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End fixation on economic growth, says Labour's McDonnell

Britain is too obsessed with economic “growth for the sake of growth”, Shadow Chancellor John McDonnell has claimed.
High taxes and spending are part of the solution, he said, but cannot solve what he calls “fundamental” problems in the economy.
Redistribution only “made sense when the economy was growing and creating relatively secure, relatively well-paid work”, the shadow chancellor said.
He said the Government is “fixated” on economic growth and should instead shift its focus onto “decent, secure work... and combatting climate change”.
End fixation on economic growth, says Labour's McDonnell

McDonnell jousting with Philip Hammond, the Chancellor, on the Andrew Marr Show. McDonnell says more robots are needed to boost British productivity

Credit:
BBC/Getty
That means hiking the minimum wage, promoting unions, and bringing more robots and modern technology into British industry, he said.
Unemployment is at its lowest levels since the 1970s, which the Government says is evidence the economy is performing well and offering more opportunities to people across the country.
Increasing numbers are in full time, permanent employment, too, with part-time work on the slide.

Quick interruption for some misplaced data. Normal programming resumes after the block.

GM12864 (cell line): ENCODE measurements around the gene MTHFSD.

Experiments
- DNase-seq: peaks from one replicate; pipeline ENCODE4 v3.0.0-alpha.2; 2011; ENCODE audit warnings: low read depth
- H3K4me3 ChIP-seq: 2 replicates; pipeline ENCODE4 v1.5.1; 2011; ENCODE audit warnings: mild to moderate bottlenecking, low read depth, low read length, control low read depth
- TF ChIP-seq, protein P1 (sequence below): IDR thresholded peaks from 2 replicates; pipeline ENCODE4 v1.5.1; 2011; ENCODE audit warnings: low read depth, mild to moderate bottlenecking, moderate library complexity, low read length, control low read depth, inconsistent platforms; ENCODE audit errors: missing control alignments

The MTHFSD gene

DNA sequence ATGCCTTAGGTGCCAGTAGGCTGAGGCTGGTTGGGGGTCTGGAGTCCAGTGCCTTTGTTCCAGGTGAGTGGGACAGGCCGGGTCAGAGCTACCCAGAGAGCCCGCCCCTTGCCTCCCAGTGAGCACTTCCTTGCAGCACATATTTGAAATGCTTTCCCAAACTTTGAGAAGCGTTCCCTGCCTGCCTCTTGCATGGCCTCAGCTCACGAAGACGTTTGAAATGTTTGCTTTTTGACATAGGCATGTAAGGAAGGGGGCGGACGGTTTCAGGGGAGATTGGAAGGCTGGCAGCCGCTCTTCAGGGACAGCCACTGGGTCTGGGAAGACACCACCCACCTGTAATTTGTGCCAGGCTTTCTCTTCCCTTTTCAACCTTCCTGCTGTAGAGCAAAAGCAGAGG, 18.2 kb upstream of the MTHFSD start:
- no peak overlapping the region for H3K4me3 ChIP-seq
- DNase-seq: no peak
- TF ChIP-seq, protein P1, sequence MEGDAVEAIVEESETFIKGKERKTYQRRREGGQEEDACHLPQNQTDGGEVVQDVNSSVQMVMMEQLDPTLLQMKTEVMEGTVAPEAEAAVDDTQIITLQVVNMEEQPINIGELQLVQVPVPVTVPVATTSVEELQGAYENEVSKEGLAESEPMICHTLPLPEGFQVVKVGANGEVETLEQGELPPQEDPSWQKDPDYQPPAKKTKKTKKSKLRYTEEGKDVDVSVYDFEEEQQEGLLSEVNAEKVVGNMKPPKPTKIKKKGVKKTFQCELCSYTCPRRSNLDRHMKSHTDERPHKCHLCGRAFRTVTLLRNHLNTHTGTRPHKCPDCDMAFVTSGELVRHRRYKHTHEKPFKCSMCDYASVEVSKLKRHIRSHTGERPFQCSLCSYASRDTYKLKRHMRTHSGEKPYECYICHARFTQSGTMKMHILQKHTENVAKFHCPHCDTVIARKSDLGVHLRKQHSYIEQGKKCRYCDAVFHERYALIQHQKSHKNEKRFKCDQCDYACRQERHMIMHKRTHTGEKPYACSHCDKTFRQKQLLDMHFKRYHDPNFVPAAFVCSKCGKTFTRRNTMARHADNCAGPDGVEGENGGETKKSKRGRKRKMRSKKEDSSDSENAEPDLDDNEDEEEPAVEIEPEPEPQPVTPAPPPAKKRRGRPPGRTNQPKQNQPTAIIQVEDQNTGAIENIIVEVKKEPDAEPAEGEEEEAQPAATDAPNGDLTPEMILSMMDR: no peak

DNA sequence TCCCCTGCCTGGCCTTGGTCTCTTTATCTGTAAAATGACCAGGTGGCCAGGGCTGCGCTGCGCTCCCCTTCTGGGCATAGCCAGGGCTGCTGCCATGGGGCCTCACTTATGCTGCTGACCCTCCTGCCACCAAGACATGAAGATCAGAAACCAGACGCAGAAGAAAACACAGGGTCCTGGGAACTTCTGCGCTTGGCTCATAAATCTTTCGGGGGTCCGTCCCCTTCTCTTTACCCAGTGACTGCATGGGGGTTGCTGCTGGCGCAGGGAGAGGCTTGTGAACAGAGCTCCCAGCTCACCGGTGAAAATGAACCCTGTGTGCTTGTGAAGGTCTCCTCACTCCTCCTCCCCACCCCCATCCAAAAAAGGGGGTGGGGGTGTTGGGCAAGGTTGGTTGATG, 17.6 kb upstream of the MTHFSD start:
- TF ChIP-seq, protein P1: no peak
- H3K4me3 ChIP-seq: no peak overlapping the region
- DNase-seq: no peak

But Mr McDonnell told a Resolution Foundation event much of this remains “meaningless, underpaid, and insecure work” which is “dire for working people”.
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He said the UK’s poor productivity performance over the past decade needs to be addressed urgently.
“Britain is lagging far behind other, comparable economies in the use of robotics. In manufacturing alone, we have the lowest rate of industrial robot use in the entire OECD,” he said, proposing “placing the ownership and control of automation in the hands of the people, not a few corporations.”
He also said he wants “to improve the representation of workers and consumers on company boards”, something Theresa May considered but eventually abandoned.
“The programme we intend to present at the next election will represent nothing less than the transformation of the British economy,” Mr McDonnell said.
"That will mean changing how government thinks about economic policy – not fixated on growth for the sake of growth, however and wherever it can be achieved – but on meaningful social outcomes, like creating decent, secure work across the country and combatting climate change."
He added that “the situation, if the status quo continues, will be dire for working people – of a public realm and public services that is disintegrating; of meaningless, underpaid, and insecure work; and a future that is blighted, perhaps permanently, by the appalling consequences of climate change and environmental destruction.”
The Bank of England expects wage growth to accelerate this year to more than 3pc, and inflation to slow down, returning British workers to a real-terms improvement in living standards in 2018.
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